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Dracula by Bram Stoker

16 DR. SEWARD'S DIARY--cont.

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When we were alone and had heard the last of the footsteps die out up the road, we silently, and as if by ordered intention, followed the Professor to the tomb. He unlocked the door, and we entered, closing it behind us. Then he took from his bag the lantern, which he lit, and also two wax candles, which, when lighted, he stuck by melting their own ends, on other coffins, so that they might give light sufficient to work by. When he again lifted the lid off Lucy's coffin we all looked, Arthur trembling like an aspen, and saw that the corpse lay there in all its death beauty. But there was no love in my own heart, nothing but loathing for the foul Thing which had taken Lucy's shape without her soul. I could see even Arthur's face grow hard as he looked. Presently he said to Van Helsing, "Is this really Lucy's body, or only a demon in her shape?"

"It is her body, and yet not it. But wait a while, and you shall see her as she was, and is."

She seemed like a nightmare of Lucy as she lay there, the pointed teeth, the blood stained, voluptuous mouth, which made one shudder to see, the whole carnal and unspirited appearance, seeming like a devilish mockery of Lucy's sweet purity. Van Helsing, with his usual methodicalness, began taking the various contents from his bag and placing them ready for use. First he took out a soldering iron and some plumbing solder, and then small oil lamp, which gave out, when lit in a corner of the tomb, gas which burned at a fierce heat with a blue flame, then his operating knives, which he placed to hand, and last a round wooden stake, some two and a half or three inches thick and about three feet long. One end of it was hardened by charring in the fire, and was sharpened to a fine point. With this stake came a heavy hammer, such as in households is used in the coal cellar for breaking the lumps. To me, a doctor's preparations for work of any kind are stimulating and bracing, but the effect of these things on both Arthur and Quincey was to cause them a sort of consternation. They both, however, kept their courage, and remained silent and quiet.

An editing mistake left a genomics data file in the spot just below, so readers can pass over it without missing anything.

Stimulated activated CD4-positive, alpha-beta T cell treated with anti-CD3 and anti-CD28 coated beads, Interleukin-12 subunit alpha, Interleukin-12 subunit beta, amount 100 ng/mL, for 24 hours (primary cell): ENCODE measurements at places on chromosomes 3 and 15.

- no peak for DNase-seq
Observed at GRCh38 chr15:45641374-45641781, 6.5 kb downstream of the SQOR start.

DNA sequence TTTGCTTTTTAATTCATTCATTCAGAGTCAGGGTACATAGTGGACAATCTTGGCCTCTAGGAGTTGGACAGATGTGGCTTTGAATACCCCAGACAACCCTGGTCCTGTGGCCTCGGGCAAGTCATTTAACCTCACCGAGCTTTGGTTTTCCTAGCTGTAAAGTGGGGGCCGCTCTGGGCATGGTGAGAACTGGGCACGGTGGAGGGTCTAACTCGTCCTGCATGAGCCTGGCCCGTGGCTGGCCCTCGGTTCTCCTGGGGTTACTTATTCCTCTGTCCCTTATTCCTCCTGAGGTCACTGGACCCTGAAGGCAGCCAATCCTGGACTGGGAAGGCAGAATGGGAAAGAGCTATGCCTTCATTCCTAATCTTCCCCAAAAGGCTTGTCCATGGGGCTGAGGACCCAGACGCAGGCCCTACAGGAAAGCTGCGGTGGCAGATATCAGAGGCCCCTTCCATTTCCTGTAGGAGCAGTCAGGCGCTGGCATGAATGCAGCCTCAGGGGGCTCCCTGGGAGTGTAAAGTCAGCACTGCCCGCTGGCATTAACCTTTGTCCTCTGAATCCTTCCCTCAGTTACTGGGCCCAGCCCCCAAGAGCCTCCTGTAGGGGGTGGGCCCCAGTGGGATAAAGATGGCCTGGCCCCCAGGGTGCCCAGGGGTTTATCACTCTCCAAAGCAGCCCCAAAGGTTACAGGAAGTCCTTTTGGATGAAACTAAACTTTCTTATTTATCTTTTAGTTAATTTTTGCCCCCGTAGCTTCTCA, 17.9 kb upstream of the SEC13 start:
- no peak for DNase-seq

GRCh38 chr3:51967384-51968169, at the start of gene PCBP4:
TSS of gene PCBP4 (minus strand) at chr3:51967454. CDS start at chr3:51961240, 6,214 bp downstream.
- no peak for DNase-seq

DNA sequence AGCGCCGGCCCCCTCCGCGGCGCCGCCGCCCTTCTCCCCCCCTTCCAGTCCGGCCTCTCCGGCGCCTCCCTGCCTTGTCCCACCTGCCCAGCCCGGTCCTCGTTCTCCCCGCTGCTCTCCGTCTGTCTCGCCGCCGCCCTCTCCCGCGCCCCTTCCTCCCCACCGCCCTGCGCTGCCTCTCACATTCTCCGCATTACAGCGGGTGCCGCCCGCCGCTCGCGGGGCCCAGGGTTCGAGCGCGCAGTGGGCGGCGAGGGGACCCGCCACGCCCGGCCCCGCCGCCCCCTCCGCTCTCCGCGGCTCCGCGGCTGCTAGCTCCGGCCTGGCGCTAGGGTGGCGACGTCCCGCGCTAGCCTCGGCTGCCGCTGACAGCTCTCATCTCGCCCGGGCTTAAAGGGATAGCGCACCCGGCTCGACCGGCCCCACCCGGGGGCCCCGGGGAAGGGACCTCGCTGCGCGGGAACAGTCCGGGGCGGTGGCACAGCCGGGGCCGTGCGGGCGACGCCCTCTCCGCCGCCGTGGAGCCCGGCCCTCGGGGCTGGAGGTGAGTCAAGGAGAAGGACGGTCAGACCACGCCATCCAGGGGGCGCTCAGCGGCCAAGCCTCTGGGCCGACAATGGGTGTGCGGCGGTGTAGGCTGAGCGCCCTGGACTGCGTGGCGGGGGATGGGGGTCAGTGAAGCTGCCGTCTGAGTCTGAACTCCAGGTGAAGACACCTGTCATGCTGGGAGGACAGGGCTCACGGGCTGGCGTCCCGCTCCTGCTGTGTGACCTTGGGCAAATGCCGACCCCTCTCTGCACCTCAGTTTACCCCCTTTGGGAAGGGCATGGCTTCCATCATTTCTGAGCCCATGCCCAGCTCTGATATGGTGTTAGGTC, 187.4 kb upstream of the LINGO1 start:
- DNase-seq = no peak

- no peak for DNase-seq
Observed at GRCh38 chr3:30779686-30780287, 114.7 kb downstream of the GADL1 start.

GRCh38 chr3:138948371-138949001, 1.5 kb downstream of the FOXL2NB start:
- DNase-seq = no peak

When all was ready, Van Helsing said, "Before we do anything, let me tell you this. It is out of the lore and experience of the ancients and of all those who have studied the powers of the UnDead. When they become such, there comes with the change the curse of immortality. They cannot die, but must go on age after age adding new victims and multiplying the evils of the world. For all that die from the preying of the Undead become themselves Undead, and prey on their kind. And so the circle goes on ever widening, like as the ripples from a stone thrown in the water. Friend Arthur, if you had met that kiss which you know of before poor Lucy die, or again, last night when you open your arms to her, you would in time, when you had died, have become nosferatu, as they call it in Eastern Europe, and would for all time make more of those Un-Deads that so have filled us with horror. The career of this so unhappy dear lady is but just begun. Those children whose blood she sucked are not as yet so much the worse, but if she lives on, UnDead, more and more they lose their blood and by her power over them they come to her, and so she draw their blood with that so wicked mouth. But if she die in truth, then all cease. The tiny wounds of the throats disappear, and they go back to their play unknowing ever of what has been. But of the most blessed of all, when this now UnDead be made to rest as true dead, then the soul of the poor lady whom we love shall again be free. Instead of working wickedness by night and growing more debased in the assimilating of it by day, she shall take her place with the other Angels. So that, my friend, it will be a blessed hand for her that shall strike the blow that sets her free. To this I am willing, but is there none amongst us who has a better right? Will it be no joy to think of hereafter in the silence of the night when sleep is not, 'It was my hand that sent her to the stars. It was the hand of him that loved her best, the hand that of all she would herself have chosen, had it been to her to choose?' Tell me if there be such a one amongst us?"